Little is known about how the proximal upstream regions evolve in those genes that are detected to be positively selected, even though it is an interesting question whether the noncoding regulatory regions will show a similar pattern as the coding regions. Interestingly, we detected a significantly higher upstream conservation in these adaptive genes, particularly those involved in development, cell communication, signal transduction, transcription factor and neurophysiological functions. One possibility is that there is opposite purifying selection on the upstream regulatory region and the protein-coding region. The other possibility is that a relatively high regulatory complexity exists in these genes and that their dense cis-regulatory elements provide higher promoter conservation. We speculate that the latter explanation is biologically more intuitive. According to [10], a complex network can rapidly achieve the ability to buffer mutations. One interesting connection we can make is that the genes in a complex network tend to evolve more rapidly in the sequence level because their mutations can be buffered more easily.

Thus, in this paper, we provide a possible insight on the combinatorial complexity of the transcriptional regulation and its evolutionary meanings of the most complex and adaptive processes such as development and cell communication.

Results

We identified functional categories that are enriched towards high proximal promoter conservation by computing a Spearman's rank correlation on upstream sequence alignment scores and Gene Ontology (GO) [11] terms.

The terms 'development', 'morphogenesis' and 'organogenesis' were found at the top of the list, followed by 'cell communication', 'signal transduction', 'transcription factor activity' and 'neurophysiological process'. Interestingly, more routine processes such as 'biosynthesis' and 'ribosome' turned out to be correlated with low upstream alignment scores (Table (Table1,1, ,2,2, Additional file 1: Table 1). When we compared the alignment scores of negatively correlated terms vs. the most positively correlated terms, we found a 50% increase in the 1 kb, 2 kb and 5 kb alignment scores from former to the latter. The differences in alignment scores are clearly noticeable in the histograms of alignment scores of selected terms provided in Figure Figure11.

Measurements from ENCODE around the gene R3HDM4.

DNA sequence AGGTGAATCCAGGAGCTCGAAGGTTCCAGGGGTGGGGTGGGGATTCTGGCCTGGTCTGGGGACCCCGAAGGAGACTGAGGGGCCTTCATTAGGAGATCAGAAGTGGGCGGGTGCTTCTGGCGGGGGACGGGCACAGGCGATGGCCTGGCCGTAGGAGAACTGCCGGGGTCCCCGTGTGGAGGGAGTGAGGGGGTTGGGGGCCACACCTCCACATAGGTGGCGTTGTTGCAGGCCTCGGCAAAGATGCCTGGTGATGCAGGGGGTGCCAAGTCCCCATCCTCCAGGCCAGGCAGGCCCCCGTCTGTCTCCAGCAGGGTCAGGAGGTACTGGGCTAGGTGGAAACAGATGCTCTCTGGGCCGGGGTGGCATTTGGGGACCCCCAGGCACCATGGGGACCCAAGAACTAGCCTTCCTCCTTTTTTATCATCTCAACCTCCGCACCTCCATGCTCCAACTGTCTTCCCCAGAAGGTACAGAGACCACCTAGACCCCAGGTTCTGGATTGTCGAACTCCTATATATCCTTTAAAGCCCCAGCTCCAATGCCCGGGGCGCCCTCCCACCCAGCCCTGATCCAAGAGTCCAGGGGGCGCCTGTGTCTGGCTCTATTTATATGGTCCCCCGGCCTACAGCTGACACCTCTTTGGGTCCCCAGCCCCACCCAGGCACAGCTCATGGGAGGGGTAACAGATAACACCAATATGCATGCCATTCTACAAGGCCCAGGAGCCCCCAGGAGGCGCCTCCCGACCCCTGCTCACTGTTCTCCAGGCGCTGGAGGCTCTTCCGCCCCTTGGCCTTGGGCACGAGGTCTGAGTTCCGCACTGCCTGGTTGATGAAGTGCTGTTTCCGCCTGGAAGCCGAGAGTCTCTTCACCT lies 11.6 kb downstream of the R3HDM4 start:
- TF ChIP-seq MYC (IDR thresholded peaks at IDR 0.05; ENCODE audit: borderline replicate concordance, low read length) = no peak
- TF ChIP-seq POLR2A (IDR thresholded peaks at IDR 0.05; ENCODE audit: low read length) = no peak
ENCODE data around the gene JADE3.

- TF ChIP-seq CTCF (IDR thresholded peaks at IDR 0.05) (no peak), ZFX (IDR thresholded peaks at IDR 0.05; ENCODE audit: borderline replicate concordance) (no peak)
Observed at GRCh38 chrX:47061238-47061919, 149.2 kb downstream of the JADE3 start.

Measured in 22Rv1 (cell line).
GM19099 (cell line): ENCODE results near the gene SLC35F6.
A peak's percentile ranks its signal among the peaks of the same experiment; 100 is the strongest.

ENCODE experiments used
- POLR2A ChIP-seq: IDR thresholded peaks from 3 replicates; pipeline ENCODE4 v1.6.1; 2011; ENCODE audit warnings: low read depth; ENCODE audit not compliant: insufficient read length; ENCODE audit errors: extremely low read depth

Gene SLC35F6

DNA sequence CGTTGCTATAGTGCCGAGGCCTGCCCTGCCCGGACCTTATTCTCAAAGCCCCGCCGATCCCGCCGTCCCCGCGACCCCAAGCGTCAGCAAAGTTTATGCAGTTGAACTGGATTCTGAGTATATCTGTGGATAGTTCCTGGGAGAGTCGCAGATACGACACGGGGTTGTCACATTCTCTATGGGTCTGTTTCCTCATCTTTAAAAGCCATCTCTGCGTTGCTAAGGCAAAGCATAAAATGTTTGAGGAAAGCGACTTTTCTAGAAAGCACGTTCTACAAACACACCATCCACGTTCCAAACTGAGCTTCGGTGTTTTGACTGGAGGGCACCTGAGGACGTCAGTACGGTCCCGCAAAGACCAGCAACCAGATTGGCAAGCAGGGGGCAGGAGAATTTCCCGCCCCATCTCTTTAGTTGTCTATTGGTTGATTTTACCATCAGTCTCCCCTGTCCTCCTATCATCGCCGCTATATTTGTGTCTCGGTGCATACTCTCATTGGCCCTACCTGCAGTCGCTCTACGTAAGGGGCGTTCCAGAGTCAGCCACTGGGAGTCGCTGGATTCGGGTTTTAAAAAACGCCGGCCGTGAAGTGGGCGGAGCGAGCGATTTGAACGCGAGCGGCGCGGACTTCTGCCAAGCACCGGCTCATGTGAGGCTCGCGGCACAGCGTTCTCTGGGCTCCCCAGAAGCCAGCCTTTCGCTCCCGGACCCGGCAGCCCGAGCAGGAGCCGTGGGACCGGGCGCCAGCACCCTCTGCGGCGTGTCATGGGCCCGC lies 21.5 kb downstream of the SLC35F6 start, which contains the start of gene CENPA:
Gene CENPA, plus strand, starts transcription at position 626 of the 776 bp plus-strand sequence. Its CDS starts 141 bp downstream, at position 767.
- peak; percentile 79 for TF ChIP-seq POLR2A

Table 1
Selected GO terms significantly enriched toward high 2 kb upstream alignment scores. P-values are Bonferroni-corrected. b,m,c represents GO hierarchy (b:biological process, m:molecular function, and c:cellular component). mean: mean alignment score. The ...
Table 2
GO terms significantly enriched toward low 2 kb upstream alignment scores. P-values are Bonferroni-corrected. b,m,c represents GO hierarchy (b:biological process, m:molecular function, and c:cellular component). mean: mean alignment score. The mean alignment ...
Figure 1
Distribution of alignment scores of selected terms. Histograms of alignment scores of genes annotated with selected terms that were significantly correlated with high or low alignment scores. a: 1 kb upstream, red: neurogenesis (+), green: ribosome (-), ...

In order to confirm that the phenomenon we observed in human/mouse proximal promoter conservation is also observed with respect to other mammalian genomes and is not specific to human and mouse, we conducted a similar analysis based on human and dog genomes. The same key terms were found to be significantly correlated. (Additional file 2: Table 2). Also, we obtained very similar results by employing a different score function (SL) that penalizes sparsely distributed matches (details provided in the Method section). Thus, the significance is not an artifact of the global alignment scores that can be affected by random matches that are not functional motifs.

Among developmental genes, we noticed that 36 Hox or Hox homologue genes (listed in Additional file 3: Table 3) had very high alignment scores (mean = 699.28, 1359.2 and 3235.6, two-sample KS-test p-value (two-tailed) = 9.19 × 10-17, 1.68 × 10-17 and 2.65 × 10-17 for 1 kb, 2 kb and 5 kb upstream, respectively). Differential expression of Hox genes confers positional identities in developing cells by forming sharp boundaries along the antero-posterior axis, and the strong conservation of the promoter region is very well expected. Genes involved in embryonic patterning such as SHH and PTCH also showed high promoter conservation (2 kb scores 1262 and 1522, respectively). Figure Figure22 visualizes the upstream alignments of selected development genes with top alignment scores.

Figure 2
Visualization of human-mouse alignments of 2 kb upstream of selected development genes. The rightmost points are transcription start sites. a. HOXB8 (development, transcription factor), b. TBX2 (development, transcription factor), c. JARID2 (central nervous ...